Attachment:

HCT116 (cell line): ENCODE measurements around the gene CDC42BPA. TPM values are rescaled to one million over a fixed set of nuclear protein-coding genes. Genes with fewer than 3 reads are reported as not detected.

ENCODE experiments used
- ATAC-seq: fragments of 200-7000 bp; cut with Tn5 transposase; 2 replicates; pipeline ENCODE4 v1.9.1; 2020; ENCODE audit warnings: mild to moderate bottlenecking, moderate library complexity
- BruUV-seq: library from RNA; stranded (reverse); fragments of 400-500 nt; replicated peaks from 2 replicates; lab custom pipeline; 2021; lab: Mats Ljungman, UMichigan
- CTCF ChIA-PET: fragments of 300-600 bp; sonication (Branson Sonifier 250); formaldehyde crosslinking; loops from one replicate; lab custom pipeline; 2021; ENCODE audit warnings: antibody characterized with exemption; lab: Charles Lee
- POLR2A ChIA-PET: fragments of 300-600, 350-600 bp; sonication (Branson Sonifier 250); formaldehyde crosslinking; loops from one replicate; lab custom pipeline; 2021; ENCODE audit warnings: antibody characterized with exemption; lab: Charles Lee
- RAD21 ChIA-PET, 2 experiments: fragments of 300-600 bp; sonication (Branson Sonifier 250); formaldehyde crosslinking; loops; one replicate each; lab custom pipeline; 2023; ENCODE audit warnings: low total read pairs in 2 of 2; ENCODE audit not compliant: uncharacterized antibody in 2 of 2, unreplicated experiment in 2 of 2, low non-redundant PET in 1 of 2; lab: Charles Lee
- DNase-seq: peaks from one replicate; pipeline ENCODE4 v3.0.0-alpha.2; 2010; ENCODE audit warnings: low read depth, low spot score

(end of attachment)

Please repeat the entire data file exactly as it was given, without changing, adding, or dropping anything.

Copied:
HCT116 (cell line): ENCODE measurements around the gene CDC42BPA. TPM values are rescaled to one million over a fixed set of nuclear protein-coding genes. Genes with fewer than 3 reads are reported as not detected.

ENCODE experiments used
- ATAC-seq: fragments of 200-7000 bp; cut with Tn5 transposase; 2 replicates; pipeline ENCODE4 v1.9.1; 2020; ENCODE audit warnings: mild to moderate bottlenecking, moderate library complexity
- BruUV-seq: library from RNA; stranded (reverse); fragments of 400-500 nt; replicated peaks from 2 replicates; lab custom pipeline; 2021; lab: Mats Ljungman, UMichigan
- CTCF ChIA-PET: fragments of 300-600 bp; sonication (Branson Sonifier 250); formaldehyde crosslinking; loops from one replicate; lab custom pipeline; 2021; ENCODE audit warnings: antibody characterized with exemption; lab: Charles Lee
- POLR2A ChIA-PET: fragments of 300-600, 350-600 bp; sonication (Branson Sonifier 250); formaldehyde crosslinking; loops from one replicate; lab custom pipeline; 2021; ENCODE audit warnings: antibody characterized with exemption; lab: Charles Lee
- RAD21 ChIA-PET, 2 experiments: fragments of 300-600 bp; sonication (Branson Sonifier 250); formaldehyde crosslinking; loops; one replicate each; lab custom pipeline; 2023; ENCODE audit warnings: low total read pairs in 2 of 2; ENCODE audit not compliant: uncharacterized antibody in 2 of 2, unreplicated experiment in 2 of 2, low non-redundant PET in 1 of 2; lab: Charles Lee
- DNase-seq: peaks from one replicate; pipeline ENCODE4 v3.0.0-alpha.2; 2010; ENCODE audit warnings: low read depth, low spot score